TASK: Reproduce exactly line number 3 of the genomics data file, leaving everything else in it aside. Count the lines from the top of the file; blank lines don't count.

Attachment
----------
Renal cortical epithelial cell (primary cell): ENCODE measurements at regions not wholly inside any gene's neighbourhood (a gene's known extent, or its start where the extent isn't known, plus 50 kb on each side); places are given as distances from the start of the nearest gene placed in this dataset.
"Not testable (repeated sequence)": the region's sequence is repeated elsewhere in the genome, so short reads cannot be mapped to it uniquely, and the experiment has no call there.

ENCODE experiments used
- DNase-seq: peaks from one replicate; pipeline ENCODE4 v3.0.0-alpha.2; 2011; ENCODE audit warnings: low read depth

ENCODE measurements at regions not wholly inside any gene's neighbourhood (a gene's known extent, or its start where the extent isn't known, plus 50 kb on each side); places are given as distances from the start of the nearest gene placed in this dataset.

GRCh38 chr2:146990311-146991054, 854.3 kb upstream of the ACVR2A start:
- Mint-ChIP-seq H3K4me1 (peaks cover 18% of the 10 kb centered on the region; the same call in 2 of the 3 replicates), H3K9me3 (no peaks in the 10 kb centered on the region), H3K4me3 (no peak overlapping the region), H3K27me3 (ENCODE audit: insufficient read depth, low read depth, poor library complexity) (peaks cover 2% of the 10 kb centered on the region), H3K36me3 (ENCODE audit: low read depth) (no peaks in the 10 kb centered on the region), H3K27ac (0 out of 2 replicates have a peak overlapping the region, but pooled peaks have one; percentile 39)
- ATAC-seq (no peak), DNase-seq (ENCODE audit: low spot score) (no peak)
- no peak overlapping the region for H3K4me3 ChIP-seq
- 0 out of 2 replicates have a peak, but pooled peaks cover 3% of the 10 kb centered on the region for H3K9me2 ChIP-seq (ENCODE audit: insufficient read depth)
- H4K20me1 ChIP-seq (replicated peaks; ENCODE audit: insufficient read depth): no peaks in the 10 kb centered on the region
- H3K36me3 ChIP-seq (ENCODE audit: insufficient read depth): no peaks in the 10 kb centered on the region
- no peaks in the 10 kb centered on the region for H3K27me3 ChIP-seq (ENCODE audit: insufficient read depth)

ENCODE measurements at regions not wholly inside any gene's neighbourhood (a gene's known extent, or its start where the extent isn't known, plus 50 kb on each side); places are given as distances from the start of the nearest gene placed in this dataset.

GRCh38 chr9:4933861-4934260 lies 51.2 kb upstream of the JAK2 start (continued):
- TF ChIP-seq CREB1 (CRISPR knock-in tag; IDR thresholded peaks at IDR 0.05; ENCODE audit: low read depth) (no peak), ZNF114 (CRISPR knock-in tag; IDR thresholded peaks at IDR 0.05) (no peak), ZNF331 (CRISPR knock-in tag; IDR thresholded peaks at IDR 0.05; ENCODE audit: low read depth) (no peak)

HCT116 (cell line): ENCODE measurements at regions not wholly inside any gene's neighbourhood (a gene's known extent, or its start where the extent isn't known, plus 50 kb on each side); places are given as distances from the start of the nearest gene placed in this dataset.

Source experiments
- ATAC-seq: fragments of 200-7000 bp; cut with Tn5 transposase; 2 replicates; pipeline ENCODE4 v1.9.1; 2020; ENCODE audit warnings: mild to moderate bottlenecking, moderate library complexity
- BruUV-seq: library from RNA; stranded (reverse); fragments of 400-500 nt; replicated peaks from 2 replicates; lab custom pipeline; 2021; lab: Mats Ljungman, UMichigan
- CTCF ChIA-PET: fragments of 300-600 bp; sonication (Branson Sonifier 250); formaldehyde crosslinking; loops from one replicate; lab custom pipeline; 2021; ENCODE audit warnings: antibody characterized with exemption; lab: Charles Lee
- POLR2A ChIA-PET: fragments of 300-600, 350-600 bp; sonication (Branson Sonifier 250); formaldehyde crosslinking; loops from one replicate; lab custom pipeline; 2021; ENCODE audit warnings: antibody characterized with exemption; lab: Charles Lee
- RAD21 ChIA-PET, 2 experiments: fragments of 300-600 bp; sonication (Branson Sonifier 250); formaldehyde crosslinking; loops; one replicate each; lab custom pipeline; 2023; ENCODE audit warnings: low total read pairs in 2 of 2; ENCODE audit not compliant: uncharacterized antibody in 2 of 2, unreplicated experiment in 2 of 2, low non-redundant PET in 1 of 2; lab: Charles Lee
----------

ENCODE experiments used